Business grants provide valuable access to funds that don’t have to be repaid. Use our business grant finder tool to discover what funding and support is available to your business. Hundreds of grant options for SMEs across the UK.GET STARTED
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Unlike a business loan where there’s a set repayment schedule, a business grant is funding for your business that you don’t need to pay back. Small business grant funding is a popular way to inject cash into your business or get some new equipment. Organisations (like the government) offer a variety of business grants, including business grants for women, sector-specific grants, tax relief grants and more.
With so many grants available for small businesses, finding the best ones for your business can be difficult. That’s where our business grant finder tool comes in handy. Our tool is completely free for you to use and helps you research all business grants available to you.
Here at Capalona, we’re on hand to help you with any questions you might have about applying for grants.
Not all business grants are in the form of finance; a grant can help you secure new equipment for your business or vouchers to support its growth. If your business grant is in the form of finance, you’ll usually receive the grant amount in full via a BACs payment transfer.
It’s important to be aware that If your business grant is a cash injection, some lenders expect the business to contribute the same amount of money as the grant, but others don’t. Lender criteria vary - that’s why it’s essential to understand your options thoroughly.
There are many business grants out there, but just because they’re available doesn’t mean you’re eligible to apply for them all.
Here are five of the main types of business grants available for your startup or small business:
This type of grant might be the one you’re most familiar with - they’re given as a sum of money that you don’t have to repay. Instead, you usually have to match the amount given with your own money. They’re also likely to come with restrictions or conditions for spending the sum.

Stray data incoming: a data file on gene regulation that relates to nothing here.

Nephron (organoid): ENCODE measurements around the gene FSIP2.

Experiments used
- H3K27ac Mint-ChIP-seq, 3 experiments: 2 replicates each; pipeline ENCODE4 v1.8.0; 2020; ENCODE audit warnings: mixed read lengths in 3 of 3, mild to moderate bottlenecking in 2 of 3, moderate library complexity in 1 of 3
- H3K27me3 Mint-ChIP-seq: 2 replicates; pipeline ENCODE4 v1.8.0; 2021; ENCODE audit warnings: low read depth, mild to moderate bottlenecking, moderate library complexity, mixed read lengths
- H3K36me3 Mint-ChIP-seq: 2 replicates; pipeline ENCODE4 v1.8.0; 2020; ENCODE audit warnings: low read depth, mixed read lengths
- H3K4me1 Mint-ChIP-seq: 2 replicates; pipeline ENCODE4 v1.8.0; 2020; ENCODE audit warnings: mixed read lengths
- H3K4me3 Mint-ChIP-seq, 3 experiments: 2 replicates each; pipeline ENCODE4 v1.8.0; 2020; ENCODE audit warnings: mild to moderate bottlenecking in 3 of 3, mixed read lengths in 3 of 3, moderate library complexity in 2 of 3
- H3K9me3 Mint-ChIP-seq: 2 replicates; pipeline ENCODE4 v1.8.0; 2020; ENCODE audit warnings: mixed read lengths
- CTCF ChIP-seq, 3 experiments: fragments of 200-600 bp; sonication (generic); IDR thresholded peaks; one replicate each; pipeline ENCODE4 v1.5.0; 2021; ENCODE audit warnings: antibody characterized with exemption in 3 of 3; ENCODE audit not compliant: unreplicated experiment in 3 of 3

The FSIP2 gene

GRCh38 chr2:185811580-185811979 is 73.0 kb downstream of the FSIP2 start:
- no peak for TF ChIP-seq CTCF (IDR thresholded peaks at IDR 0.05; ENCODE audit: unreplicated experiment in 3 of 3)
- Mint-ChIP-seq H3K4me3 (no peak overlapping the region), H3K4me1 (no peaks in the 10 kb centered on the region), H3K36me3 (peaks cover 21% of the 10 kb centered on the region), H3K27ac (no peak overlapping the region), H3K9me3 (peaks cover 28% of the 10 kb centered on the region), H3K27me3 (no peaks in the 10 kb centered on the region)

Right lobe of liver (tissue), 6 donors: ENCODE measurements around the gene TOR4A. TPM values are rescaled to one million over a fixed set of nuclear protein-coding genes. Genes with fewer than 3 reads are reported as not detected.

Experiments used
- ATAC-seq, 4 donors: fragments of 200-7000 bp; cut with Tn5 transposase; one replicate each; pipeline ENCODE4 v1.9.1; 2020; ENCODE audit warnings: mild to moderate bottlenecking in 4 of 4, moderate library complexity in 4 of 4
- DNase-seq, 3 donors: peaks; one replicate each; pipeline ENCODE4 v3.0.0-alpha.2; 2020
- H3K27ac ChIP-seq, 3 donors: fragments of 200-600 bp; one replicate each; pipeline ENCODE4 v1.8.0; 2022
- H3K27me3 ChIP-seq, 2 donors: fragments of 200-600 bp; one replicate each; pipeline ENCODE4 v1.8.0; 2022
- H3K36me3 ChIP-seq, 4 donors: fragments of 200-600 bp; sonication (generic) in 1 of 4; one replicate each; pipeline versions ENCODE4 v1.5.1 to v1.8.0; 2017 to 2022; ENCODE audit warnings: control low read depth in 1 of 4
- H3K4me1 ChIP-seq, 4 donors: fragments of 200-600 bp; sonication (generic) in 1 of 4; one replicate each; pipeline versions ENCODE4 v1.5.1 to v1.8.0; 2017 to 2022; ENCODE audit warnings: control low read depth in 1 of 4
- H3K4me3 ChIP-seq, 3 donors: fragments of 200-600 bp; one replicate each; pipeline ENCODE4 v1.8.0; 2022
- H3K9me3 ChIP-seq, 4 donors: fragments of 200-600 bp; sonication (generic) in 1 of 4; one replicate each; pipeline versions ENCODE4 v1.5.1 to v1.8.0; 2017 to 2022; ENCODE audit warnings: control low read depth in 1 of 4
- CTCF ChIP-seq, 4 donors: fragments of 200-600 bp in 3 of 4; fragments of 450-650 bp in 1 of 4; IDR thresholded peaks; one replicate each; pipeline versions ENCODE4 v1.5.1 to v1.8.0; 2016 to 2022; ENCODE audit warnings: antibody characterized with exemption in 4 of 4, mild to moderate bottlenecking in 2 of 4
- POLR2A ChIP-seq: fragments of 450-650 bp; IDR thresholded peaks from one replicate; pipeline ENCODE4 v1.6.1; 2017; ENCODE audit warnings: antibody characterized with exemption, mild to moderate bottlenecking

Having access to resources that larger companies have can help you grow your small business further. And that’s exactly what this type of grant is for. You can access business advice, and if you have fewer than 19 employees, you can tap into mentoring and workshop services.
With this type of finance, you don’t have full control over your business; instead, an investor will take some of the ownership. This type of business grant relies on your ability to forecast consistent business growth. You can get tax relief for investors through the Enterprise Investment Scheme.
If you’re looking for ways to ease financial burdens for your business, then tax relief could help you cut costs. With Employment Allowance, for example, you could reduce your annual National Insurance liability by up to £4,000 - if you’re eligible.
Unlike the grants we’ve been talking you through, a soft loan needs to be paid back. They’re government-backed loans which means they’re more flexible than your traditional bank loans with better interest rates and flexible repayment options.
Since August 2020, £7.8 billion in business grant funding has been issued by the UK government to help small and medium businesses during coronavirus. Even as restrictions ease and relative normality returns, you can still access financial support through COVID grants. Grants including the Recovery Loan Scheme (ends December 2021) and the scheme to protect businesses from eviction (extended until March 2022).
Grants have already helped many businesses; is it time to see how they could help you? Use our business grant finder.
There are many advantages to getting a business grant, including the obvious fact that you don’t have to repay them. You’re essentially getting a free cash injection or access to business advice to help support business growth. You don’t have to part with any business shares, either - you can remain fully in control of your business. Another pro of business grants is you gain credibility amongst other businesses. Why? Because being awarded a grant gives you business idea weight.
There are also some negatives to business grants, not least that they’re seriously competitive. Every small business wants one (and there were 5.94 million small businesses at the start of 2020, so you’ve got stiff competition). There are usually always conditions you have to abide by with a business grant, too, so be prepared for that. And get comfortable, applying for a business grant is a lengthy, time-consuming process. So if you need the money quickly, you might be best looking at getting a business loan.
Yes, they are. If you’ve received any grants from schemes set up to help businesses and the self-employed through coronavirus, they are taxable. Why? Because they’re classed as a type of income. But the good news is there’s a whole host of tax relief options for small businesses, including business rates relief, employment allowance and R&D Tax Credit.
Many businesses applied for grants over the pandemic to help them maintain a semblance of cash flow. However, some grants will come with conditions and restrictions on how you can spend them. So you must understand these terms and conditions before you make your application.
How you spend your grant depends on which grant you apply for and the grant body you apply through, but you can use a business grant for many things, including:
Applying for a business grant can seem daunting, so we’re here to answer any questions you might have about the grant application process.
You can apply for a grant following these steps: